Johnson: Bahamians need to manage money better to afford BPL bills

Amid public outrage over an upcoming increase in electricity bills, Minister of Financial Services, Trade and Industry and Immigration Elsworth Johnson Thursday said that some Bahamians should manage their money better.

“Not only have the government not been as diligent as they should have been, but I want to suggest that Bahamians have not been as diligent as we should have been,” he said in the House of Assembly on Thursday during his contribution to the debate of the Electricity Rate Reduction Bond Bill, 2019.

Johnson said many who complain of being unable to pay bills are spending money on non-necessities.

“It’s interesting to see sometimes, persons providing electricity bills, when both governments in the past would have given a moratorium and said, ‘Listen, just turn on all the lights,’” he said.

“And when you look at their passports, they are traveling. When you look at the clothes they wear, they are some of the most expensive. When you look at the way that we arrange our finances, it leaves a lot to be desired. So, I say all that to say, Mr. Speaker, that perhaps we have been, as a people, a little lackluster in the way with how we service our bills.”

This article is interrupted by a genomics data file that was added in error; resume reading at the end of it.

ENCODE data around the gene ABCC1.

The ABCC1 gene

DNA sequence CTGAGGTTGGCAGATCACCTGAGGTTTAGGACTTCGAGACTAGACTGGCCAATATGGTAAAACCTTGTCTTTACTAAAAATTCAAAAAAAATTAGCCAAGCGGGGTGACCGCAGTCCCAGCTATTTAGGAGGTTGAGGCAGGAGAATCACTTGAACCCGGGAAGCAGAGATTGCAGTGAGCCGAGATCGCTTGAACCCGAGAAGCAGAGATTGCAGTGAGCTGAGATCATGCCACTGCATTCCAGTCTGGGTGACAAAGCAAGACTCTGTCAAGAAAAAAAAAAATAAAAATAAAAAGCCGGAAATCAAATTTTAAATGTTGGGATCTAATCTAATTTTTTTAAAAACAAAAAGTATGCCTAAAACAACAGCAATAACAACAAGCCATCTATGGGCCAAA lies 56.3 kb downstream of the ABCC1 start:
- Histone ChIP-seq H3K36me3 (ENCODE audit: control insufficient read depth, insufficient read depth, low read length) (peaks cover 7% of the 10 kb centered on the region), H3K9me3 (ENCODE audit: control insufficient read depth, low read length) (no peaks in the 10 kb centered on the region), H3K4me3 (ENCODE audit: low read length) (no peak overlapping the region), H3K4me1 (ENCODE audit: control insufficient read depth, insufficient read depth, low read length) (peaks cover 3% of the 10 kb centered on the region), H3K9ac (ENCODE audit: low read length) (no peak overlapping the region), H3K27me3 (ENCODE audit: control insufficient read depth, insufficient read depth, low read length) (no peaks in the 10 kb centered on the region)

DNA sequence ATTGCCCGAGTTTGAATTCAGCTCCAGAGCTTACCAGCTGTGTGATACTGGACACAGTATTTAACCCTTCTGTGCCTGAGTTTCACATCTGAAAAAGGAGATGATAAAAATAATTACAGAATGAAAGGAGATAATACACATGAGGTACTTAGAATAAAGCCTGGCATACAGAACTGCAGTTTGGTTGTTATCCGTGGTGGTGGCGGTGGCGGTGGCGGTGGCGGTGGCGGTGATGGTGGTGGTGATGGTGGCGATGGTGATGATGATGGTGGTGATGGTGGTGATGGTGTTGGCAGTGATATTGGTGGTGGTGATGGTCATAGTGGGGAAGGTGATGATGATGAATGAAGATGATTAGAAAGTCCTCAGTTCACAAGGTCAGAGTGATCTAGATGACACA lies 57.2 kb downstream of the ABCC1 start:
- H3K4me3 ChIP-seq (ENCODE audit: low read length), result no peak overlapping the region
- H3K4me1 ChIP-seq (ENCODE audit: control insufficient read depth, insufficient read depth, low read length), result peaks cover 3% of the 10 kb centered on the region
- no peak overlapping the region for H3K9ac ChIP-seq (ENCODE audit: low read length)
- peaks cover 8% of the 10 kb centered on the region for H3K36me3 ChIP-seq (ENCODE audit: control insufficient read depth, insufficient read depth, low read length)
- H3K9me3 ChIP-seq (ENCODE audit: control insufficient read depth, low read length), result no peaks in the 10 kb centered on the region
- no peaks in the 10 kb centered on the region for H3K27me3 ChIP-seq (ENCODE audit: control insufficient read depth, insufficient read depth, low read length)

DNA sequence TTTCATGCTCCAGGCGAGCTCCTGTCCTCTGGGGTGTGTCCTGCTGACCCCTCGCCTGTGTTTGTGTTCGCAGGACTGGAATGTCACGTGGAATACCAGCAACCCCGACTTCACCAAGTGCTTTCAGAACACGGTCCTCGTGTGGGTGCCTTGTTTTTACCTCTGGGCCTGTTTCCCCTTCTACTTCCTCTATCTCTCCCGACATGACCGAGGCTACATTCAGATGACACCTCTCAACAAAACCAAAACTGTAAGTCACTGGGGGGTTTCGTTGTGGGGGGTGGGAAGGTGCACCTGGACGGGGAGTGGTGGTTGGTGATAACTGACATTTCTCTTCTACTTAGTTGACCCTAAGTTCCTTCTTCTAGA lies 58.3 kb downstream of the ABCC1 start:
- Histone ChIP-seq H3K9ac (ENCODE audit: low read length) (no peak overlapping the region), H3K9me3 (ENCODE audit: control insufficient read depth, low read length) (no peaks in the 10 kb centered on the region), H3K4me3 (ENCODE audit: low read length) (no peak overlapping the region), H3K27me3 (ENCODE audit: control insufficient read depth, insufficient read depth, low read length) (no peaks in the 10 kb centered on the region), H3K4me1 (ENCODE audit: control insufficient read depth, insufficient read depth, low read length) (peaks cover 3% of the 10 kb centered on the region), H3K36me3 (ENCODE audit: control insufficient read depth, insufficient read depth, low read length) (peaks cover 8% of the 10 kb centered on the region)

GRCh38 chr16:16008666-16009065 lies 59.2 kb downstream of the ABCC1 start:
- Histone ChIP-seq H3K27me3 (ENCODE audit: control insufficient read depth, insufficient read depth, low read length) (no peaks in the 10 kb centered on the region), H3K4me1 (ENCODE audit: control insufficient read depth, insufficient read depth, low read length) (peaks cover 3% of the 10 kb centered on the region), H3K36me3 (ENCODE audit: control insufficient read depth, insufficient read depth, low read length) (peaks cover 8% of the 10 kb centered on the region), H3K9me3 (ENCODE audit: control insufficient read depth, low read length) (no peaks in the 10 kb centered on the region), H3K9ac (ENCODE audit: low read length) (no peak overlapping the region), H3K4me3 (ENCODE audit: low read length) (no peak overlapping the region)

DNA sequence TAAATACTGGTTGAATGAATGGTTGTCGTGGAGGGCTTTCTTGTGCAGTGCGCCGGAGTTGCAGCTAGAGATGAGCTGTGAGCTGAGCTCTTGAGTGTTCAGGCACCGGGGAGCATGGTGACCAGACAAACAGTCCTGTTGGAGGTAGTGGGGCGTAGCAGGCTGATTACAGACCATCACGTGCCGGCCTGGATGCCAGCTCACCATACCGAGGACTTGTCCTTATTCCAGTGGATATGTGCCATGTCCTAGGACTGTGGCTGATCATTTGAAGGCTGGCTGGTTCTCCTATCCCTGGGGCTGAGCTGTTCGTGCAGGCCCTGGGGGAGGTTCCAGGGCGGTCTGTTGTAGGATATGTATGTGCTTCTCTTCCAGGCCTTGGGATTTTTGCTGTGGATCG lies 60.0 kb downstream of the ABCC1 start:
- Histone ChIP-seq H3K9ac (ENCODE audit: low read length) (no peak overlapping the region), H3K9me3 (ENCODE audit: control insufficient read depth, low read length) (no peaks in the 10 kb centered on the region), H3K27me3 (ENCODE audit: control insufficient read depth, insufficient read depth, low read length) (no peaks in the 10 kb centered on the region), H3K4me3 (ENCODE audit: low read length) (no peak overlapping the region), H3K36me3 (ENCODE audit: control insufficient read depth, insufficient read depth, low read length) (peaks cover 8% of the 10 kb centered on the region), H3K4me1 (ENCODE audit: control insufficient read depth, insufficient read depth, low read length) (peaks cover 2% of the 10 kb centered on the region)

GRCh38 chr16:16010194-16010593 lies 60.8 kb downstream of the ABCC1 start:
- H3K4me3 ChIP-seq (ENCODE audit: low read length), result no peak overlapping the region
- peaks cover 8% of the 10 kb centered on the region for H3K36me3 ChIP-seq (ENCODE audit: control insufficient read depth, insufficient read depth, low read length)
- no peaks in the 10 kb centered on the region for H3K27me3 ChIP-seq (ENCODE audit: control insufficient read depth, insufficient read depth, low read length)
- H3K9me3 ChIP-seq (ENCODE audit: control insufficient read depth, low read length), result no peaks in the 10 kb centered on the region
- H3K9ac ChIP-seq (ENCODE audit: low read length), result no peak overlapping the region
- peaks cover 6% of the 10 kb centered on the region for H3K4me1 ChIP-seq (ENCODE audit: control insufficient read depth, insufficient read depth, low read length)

He added, “In order for us to fully participate in the economic environment in The Bahamas, I think the chickens have to come home to roost. And there are some things that governments can do better. There are some things that we as a people can do better to resolve this whole issue of power.”

The rate reduction bond is expected to help Bahamas Power and Light (BPL) refinance its $321 million legacy debt and raise another $350 million for new spending – $70 million of which would be used to fund an expansion of the Wartsila plant the Clifton Pier Power Station.

On Wednesday, Minister of Works Desmond Bannister said that the bond will result in an average of a $20 to $30 monthly increase to household bills for a 10-month period, and that it will be “wiped out” in 2021.

But he did not detail how that figure was arrived at.

With consumers having long complained of excessive electricity bills, combined with months of unreliable service on New Providence, the announcement has not been well-received by the Bahamian public.

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Rachel Scott

Rachel joined The Nassau Guardian in January 2019. Rachel covers national issues. Education: University of Virginia in Charlottesville, BA in Foreign Affairs and Spanish

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